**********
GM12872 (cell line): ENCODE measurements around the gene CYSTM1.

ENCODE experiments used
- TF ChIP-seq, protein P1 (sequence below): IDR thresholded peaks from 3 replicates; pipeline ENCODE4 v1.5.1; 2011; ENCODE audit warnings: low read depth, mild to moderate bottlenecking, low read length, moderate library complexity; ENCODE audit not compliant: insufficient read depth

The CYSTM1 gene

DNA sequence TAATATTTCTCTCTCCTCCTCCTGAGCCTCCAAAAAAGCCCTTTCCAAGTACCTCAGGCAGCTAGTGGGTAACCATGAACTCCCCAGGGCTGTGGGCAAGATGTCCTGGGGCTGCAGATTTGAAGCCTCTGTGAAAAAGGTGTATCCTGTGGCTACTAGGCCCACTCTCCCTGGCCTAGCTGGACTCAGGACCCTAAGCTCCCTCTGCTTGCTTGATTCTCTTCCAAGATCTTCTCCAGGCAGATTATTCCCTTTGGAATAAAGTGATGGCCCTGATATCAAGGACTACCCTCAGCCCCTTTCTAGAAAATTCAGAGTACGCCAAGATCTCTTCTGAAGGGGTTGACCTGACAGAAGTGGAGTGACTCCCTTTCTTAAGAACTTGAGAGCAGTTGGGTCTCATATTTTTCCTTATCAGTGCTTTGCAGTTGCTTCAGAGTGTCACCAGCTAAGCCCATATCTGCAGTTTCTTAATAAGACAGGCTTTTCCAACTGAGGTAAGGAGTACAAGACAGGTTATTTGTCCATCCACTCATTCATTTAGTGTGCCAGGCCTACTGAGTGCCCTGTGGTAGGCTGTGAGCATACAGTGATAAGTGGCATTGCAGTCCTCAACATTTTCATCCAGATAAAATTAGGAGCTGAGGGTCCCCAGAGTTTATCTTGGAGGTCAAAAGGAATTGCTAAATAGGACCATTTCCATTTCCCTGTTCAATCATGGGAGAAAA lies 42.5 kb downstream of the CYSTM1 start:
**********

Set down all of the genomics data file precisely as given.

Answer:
GM12872 (cell line): ENCODE measurements around the gene CYSTM1.

ENCODE experiments used
- TF ChIP-seq, protein P1 (sequence below): IDR thresholded peaks from 3 replicates; pipeline ENCODE4 v1.5.1; 2011; ENCODE audit warnings: low read depth, mild to moderate bottlenecking, low read length, moderate library complexity; ENCODE audit not compliant: insufficient read depth

The CYSTM1 gene

DNA sequence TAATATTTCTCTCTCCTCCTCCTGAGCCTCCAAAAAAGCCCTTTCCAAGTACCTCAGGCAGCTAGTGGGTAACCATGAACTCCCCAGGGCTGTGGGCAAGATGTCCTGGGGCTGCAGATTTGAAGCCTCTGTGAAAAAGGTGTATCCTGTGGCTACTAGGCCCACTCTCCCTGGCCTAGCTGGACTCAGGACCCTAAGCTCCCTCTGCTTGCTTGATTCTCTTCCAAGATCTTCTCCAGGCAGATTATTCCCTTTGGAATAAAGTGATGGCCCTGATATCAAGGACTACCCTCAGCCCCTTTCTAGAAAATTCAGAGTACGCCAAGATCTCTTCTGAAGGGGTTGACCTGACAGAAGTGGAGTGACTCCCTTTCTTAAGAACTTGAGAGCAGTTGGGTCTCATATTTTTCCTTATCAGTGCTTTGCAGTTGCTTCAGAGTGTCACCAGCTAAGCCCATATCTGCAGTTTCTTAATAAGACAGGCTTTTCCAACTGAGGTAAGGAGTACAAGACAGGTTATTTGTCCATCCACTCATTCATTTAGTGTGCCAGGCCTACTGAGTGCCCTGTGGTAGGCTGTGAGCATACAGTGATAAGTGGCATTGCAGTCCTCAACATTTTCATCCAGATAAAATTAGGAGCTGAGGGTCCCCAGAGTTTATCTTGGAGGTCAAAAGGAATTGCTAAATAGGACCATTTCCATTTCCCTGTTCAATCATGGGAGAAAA lies 42.5 kb downstream of the CYSTM1 start: